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Sat April 13 2024

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Top house-builders face investigation for sharing information

26 Feb An official inquiry into the house-building sector has found evidence of collusion and a need for state intervention.

The Competition & Markets Authority (CMA) has now completed its probe into house-building across Great Britain, concluding that “a substantial intervention in the house-building market is necessary to address the issues its market study has identified”.

Eight leading house-builders are now to be subject to a closer investigation.

The CMA said that it found evidence during the study which indicated some housebuilders may be sharing commercially sensitive information with their competitors, which could be influencing the build-out of sites and the prices of new homes.  This, it said, could be weakening competition in the market.

The CMA has therefore launched an investigation under the Competition Act 1998 into Barratt, Bellway, Berkeley, Bloor Homes, Persimmon, Redrow, Taylor Wimpey and Vistry.

The CMA said that it “has not reached any conclusions at this stage as to whether or not competition law has been infringed”.

The study also found substantial concerns about estate management charges – with homeowners often facing high and unclear charges for the management of facilities such as roads, drainage, and green spaces. The CMA is recommending to governments that councils should have to adopt amenities on all new housing estates.

Concerns have been found, too, with the quality of some new housing after the number of owners reporting snagging issues increased over the last 10 years.

 The CMA report also sets out proposed options for planning reform to increase the supply of new housing, including:

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  • ensure local authorities put in place local plans that reflect the need for new homes in their area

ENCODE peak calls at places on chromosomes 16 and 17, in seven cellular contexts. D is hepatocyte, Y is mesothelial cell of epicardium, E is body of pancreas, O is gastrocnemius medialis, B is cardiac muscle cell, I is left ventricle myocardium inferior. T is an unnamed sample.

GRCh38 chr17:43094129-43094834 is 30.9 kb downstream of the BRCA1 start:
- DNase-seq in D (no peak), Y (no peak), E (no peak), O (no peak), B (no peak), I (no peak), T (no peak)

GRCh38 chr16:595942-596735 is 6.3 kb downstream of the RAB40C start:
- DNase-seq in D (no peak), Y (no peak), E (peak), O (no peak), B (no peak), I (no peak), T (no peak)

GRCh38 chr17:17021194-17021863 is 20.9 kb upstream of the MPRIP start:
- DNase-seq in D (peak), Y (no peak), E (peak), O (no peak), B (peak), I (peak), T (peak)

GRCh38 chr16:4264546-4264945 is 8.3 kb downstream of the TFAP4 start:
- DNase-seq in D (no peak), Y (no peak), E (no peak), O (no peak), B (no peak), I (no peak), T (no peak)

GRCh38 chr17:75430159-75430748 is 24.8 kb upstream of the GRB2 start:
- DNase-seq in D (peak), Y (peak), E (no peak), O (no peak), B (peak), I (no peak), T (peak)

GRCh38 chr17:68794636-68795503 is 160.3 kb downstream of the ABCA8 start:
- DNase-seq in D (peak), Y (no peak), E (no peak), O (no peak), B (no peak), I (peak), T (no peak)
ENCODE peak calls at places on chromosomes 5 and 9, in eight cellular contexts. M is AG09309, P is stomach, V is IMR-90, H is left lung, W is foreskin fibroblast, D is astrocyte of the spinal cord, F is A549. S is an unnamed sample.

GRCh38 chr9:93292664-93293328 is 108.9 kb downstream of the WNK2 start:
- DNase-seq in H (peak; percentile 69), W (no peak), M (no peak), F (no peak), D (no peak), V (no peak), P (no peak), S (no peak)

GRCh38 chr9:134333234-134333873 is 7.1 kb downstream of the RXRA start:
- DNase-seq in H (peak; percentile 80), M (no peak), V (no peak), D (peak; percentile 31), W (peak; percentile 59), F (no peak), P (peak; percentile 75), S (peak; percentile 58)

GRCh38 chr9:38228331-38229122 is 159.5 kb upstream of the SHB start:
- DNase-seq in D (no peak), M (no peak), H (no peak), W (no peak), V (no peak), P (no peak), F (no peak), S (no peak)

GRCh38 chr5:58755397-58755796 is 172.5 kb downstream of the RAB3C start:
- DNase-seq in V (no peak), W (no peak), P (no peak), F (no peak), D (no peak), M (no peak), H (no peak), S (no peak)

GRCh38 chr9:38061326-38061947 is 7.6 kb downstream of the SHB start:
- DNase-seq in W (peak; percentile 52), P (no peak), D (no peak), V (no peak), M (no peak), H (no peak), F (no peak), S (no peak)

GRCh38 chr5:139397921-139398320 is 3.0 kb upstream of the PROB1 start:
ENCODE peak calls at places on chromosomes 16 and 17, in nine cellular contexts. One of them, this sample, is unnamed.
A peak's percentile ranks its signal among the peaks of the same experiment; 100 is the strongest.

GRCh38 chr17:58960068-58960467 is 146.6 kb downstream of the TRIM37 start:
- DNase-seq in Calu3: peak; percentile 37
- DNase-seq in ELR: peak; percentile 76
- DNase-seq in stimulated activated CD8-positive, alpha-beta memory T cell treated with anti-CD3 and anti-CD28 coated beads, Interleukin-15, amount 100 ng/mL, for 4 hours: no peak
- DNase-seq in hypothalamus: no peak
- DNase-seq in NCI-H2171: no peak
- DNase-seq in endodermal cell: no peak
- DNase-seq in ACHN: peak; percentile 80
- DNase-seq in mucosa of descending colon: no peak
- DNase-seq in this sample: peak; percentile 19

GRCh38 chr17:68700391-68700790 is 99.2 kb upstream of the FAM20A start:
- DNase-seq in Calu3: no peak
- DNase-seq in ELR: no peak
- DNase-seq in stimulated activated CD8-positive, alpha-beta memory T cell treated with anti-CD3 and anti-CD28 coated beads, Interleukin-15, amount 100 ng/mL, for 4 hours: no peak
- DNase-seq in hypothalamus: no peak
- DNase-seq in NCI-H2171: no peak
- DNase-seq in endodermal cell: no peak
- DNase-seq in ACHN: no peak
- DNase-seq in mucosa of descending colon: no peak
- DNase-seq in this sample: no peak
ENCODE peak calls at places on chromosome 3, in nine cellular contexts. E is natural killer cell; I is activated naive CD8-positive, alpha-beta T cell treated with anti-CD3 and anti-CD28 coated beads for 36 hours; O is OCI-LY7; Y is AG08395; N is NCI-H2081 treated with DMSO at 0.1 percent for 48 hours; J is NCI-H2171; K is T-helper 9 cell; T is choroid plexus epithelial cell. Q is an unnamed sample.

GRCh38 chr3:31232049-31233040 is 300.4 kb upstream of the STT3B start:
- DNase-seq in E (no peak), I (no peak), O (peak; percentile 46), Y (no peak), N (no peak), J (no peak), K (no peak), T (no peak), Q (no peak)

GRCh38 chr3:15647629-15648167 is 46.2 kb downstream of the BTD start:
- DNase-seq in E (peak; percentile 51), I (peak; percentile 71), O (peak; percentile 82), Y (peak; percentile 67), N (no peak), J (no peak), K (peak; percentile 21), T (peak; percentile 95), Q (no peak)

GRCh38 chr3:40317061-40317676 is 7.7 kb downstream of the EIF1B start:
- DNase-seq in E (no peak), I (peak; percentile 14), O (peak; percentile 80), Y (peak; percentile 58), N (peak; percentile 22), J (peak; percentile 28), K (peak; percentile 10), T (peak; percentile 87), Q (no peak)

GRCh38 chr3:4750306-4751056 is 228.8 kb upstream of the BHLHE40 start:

• streamline the planning systems to increase the ability of house-builders to start work on projects sooner
  • improve the capacity of council planning departments to enable them to process more applications
  • introduce measures to increase the build-out of housing sites by incentivising builders to diversify the tenures and types of homes delivered.

CMA chief executive Sarah Cardell said: “House-building in Great Britain needs significant intervention so that enough good quality homes are delivered in the places that people need them.

“Our report – which follows a year-long study – is recommending a streamlining of the planning system and increased consumer protections. If implemented, we would expect to see many more homes built each year, helping make homes more affordable. We would also expect to see fewer people paying estate management charges on new estates and the quality of new homes to increase. But even then, further action may be required to deliver the number of homes Great Britain needs in the places it needs them.

“The CMA has also today opened a new investigation into the suspected sharing of commercially sensitive information by housebuilders which could be influencing the build-out of sites and the prices of new homes. While this issue is not one of the main drivers of the problems we've highlighted in our report, it is important we tackle anti-competitive behaviour if we find it.”

The CMA's 173-page report can be found at housebuilding-market-study-final-report

What the CMA found

The CMA notes that there are persistent shortfalls in the number of homes built across England, Scotland, and Wales, with less than 250,000 built last year across Great Britain – well below the 300,000-target for England alone.